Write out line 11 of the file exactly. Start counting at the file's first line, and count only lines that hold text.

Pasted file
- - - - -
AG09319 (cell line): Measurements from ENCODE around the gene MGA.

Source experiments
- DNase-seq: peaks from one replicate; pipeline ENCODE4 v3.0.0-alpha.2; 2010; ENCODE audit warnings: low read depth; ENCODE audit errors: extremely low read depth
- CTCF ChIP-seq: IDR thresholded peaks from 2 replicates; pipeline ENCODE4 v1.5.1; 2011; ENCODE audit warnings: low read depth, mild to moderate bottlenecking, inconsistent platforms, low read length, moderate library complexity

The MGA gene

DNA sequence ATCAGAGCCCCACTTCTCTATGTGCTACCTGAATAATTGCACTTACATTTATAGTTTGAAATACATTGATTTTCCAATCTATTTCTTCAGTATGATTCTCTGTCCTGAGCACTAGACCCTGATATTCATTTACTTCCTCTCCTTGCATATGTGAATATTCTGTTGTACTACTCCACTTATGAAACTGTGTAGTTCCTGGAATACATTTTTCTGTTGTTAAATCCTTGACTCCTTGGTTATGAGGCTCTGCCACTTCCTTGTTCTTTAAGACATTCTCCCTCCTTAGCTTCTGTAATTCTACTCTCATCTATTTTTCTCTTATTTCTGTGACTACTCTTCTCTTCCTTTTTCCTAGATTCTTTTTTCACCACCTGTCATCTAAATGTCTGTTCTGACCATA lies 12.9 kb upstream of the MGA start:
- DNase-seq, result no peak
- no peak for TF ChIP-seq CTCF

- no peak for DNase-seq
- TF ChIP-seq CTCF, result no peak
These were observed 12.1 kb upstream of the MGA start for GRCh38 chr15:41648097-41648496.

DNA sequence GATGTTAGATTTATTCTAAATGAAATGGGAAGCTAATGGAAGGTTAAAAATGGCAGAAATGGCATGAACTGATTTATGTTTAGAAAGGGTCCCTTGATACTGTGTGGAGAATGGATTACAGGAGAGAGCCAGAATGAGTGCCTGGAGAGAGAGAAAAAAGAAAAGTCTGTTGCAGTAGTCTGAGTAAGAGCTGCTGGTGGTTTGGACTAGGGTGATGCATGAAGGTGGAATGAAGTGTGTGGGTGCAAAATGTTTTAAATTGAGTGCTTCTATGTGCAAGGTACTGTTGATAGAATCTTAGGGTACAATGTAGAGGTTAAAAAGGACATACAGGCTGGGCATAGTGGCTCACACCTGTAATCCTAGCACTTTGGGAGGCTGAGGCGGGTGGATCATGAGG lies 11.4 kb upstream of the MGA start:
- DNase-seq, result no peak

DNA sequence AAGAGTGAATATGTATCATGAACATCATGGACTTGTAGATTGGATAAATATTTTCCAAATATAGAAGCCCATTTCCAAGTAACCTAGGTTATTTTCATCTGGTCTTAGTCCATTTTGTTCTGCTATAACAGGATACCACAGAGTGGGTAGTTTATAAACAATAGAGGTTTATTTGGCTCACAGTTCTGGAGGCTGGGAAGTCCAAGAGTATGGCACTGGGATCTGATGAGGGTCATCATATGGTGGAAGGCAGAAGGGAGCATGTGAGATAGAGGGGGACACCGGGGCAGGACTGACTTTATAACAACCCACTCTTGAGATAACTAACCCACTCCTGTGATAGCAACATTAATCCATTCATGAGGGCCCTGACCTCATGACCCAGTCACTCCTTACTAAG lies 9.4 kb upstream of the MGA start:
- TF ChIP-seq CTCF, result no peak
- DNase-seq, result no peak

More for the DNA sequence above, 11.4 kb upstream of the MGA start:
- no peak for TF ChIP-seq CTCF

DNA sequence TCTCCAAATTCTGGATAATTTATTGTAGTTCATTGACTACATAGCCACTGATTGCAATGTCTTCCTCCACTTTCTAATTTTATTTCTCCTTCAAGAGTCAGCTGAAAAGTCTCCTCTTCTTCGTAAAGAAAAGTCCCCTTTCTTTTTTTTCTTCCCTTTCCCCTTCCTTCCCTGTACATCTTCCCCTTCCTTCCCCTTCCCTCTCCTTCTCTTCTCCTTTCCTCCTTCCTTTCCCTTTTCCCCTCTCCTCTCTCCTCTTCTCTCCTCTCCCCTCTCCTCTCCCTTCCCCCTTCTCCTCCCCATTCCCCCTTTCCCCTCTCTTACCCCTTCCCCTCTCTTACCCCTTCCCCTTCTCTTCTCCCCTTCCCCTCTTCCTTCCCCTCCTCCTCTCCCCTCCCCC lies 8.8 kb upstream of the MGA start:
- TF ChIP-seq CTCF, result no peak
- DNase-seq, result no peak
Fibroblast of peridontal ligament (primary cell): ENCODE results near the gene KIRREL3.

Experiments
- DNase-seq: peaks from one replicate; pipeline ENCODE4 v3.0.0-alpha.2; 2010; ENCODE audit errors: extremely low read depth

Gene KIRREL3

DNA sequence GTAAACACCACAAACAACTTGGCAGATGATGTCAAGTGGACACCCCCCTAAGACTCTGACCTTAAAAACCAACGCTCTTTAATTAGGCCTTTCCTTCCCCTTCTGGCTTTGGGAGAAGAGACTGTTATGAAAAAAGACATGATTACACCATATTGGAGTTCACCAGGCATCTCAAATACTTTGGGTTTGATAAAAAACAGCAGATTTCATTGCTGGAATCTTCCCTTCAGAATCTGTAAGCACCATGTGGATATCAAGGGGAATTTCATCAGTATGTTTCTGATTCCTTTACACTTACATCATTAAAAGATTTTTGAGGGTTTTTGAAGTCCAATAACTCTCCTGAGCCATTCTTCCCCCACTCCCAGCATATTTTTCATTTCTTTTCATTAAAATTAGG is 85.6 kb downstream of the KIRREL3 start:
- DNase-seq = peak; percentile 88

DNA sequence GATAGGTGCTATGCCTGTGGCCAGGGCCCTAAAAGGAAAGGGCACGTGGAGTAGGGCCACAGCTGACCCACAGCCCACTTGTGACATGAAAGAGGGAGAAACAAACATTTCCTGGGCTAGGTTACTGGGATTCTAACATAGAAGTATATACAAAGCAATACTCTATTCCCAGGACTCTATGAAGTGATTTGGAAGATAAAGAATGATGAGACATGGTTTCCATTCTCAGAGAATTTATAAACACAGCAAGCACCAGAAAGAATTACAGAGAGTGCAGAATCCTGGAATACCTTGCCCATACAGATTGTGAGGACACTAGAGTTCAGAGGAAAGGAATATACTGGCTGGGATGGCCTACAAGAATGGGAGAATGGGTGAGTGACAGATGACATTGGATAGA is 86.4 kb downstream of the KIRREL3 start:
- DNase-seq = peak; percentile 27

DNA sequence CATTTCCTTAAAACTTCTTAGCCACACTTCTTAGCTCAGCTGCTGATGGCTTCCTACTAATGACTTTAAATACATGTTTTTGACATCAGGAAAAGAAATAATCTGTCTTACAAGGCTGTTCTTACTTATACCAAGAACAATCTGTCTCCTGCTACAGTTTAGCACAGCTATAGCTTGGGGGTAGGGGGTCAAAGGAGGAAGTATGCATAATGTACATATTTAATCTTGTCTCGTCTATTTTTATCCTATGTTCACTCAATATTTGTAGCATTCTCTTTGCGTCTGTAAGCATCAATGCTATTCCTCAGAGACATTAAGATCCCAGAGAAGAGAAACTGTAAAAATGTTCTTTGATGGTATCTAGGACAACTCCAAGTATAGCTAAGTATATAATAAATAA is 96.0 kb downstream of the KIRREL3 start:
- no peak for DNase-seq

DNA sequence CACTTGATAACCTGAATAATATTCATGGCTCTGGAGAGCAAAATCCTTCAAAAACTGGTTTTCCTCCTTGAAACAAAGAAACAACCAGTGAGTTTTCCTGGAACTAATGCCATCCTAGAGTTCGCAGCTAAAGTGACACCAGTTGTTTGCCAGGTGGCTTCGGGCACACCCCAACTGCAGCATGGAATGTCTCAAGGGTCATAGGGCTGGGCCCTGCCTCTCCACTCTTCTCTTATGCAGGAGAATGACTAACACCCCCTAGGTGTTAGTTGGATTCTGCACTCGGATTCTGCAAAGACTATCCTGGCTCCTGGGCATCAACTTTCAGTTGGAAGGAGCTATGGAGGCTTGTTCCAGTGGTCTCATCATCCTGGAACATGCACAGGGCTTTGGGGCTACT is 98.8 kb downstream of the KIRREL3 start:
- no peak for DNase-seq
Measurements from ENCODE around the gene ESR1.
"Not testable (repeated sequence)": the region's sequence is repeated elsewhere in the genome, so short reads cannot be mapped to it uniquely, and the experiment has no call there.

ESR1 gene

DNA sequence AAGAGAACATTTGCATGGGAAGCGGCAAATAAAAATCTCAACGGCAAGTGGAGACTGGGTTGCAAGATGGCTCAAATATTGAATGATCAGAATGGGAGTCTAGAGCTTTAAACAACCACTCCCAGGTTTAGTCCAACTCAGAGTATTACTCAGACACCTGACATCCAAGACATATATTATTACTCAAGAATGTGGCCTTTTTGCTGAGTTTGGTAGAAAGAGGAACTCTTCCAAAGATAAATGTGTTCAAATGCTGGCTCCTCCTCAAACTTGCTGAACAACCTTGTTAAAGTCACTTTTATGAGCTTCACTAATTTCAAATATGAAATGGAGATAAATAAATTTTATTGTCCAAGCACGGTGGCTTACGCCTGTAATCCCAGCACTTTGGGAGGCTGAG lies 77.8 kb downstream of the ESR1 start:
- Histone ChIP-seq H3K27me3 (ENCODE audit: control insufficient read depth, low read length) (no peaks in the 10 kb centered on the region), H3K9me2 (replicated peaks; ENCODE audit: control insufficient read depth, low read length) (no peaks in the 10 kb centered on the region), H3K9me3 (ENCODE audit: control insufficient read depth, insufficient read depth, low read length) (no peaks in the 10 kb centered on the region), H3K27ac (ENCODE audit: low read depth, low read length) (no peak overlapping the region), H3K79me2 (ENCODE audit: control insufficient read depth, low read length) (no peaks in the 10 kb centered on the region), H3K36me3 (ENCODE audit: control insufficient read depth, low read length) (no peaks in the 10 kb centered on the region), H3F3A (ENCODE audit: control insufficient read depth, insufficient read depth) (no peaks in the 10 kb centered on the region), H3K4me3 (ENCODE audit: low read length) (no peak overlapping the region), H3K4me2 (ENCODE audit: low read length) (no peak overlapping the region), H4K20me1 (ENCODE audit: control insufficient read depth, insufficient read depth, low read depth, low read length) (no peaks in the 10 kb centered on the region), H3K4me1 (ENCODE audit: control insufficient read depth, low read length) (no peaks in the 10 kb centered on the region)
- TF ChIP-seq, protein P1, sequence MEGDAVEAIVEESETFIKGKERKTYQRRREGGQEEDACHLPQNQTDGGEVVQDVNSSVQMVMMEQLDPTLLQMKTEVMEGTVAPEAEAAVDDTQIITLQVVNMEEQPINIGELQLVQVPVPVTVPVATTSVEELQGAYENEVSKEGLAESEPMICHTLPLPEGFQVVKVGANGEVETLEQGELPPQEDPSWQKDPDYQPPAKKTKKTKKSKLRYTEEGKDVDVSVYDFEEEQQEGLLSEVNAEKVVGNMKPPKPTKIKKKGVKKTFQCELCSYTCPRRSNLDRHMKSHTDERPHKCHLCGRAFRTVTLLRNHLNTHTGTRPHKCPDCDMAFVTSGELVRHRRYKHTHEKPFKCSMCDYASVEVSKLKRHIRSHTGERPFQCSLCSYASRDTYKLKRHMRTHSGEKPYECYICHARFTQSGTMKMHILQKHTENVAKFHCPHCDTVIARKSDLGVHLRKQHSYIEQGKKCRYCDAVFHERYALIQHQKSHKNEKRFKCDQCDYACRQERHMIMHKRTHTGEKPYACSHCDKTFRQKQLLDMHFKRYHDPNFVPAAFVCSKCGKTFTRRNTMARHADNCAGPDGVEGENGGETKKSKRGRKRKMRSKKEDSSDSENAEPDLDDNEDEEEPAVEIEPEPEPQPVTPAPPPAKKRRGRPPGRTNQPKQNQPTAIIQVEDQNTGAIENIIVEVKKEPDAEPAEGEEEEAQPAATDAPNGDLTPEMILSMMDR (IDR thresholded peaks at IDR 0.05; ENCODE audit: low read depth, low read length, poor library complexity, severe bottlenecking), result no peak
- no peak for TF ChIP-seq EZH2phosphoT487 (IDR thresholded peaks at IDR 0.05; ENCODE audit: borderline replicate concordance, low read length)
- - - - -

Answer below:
These were observed 12.1 kb upstream of the MGA start for GRCh38 chr15:41648097-41648496.